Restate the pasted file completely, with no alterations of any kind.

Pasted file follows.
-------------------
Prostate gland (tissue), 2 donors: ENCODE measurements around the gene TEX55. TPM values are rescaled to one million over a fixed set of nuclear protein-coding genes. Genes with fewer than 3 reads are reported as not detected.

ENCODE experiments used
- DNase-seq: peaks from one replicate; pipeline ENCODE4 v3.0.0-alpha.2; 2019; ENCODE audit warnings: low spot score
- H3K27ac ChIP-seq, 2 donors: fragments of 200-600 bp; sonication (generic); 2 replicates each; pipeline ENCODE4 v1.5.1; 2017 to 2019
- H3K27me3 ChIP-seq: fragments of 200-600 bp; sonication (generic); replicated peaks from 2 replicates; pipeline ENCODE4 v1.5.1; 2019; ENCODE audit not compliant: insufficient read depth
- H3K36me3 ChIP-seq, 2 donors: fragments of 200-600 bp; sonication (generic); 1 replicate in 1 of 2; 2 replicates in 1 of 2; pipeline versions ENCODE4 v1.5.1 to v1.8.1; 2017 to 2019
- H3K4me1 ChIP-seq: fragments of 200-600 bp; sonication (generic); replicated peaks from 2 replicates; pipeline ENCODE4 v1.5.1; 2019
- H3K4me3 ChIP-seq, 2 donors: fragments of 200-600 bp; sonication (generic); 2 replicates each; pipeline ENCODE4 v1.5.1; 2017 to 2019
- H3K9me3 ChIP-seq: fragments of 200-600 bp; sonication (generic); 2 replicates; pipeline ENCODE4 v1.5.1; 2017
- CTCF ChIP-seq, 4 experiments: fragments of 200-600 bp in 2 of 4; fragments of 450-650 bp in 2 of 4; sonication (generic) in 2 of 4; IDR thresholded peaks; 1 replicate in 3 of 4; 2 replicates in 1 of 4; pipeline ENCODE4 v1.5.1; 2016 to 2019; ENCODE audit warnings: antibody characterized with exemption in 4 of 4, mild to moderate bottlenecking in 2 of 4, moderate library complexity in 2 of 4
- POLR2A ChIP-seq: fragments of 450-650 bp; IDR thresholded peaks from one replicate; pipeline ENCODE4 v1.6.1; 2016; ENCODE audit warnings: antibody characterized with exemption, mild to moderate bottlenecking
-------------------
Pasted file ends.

Prostate gland (tissue), 2 donors: ENCODE measurements around the gene TEX55. TPM values are rescaled to one million over a fixed set of nuclear protein-coding genes. Genes with fewer than 3 reads are reported as not detected.

ENCODE experiments used
- DNase-seq: peaks from one replicate; pipeline ENCODE4 v3.0.0-alpha.2; 2019; ENCODE audit warnings: low spot score
- H3K27ac ChIP-seq, 2 donors: fragments of 200-600 bp; sonication (generic); 2 replicates each; pipeline ENCODE4 v1.5.1; 2017 to 2019
- H3K27me3 ChIP-seq: fragments of 200-600 bp; sonication (generic); replicated peaks from 2 replicates; pipeline ENCODE4 v1.5.1; 2019; ENCODE audit not compliant: insufficient read depth
- H3K36me3 ChIP-seq, 2 donors: fragments of 200-600 bp; sonication (generic); 1 replicate in 1 of 2; 2 replicates in 1 of 2; pipeline versions ENCODE4 v1.5.1 to v1.8.1; 2017 to 2019
- H3K4me1 ChIP-seq: fragments of 200-600 bp; sonication (generic); replicated peaks from 2 replicates; pipeline ENCODE4 v1.5.1; 2019
- H3K4me3 ChIP-seq, 2 donors: fragments of 200-600 bp; sonication (generic); 2 replicates each; pipeline ENCODE4 v1.5.1; 2017 to 2019
- H3K9me3 ChIP-seq: fragments of 200-600 bp; sonication (generic); 2 replicates; pipeline ENCODE4 v1.5.1; 2017
- CTCF ChIP-seq, 4 experiments: fragments of 200-600 bp in 2 of 4; fragments of 450-650 bp in 2 of 4; sonication (generic) in 2 of 4; IDR thresholded peaks; 1 replicate in 3 of 4; 2 replicates in 1 of 4; pipeline ENCODE4 v1.5.1; 2016 to 2019; ENCODE audit warnings: antibody characterized with exemption in 4 of 4, mild to moderate bottlenecking in 2 of 4, moderate library complexity in 2 of 4
- POLR2A ChIP-seq: fragments of 450-650 bp; IDR thresholded peaks from one replicate; pipeline ENCODE4 v1.6.1; 2016; ENCODE audit warnings: antibody characterized with exemption, mild to moderate bottlenecking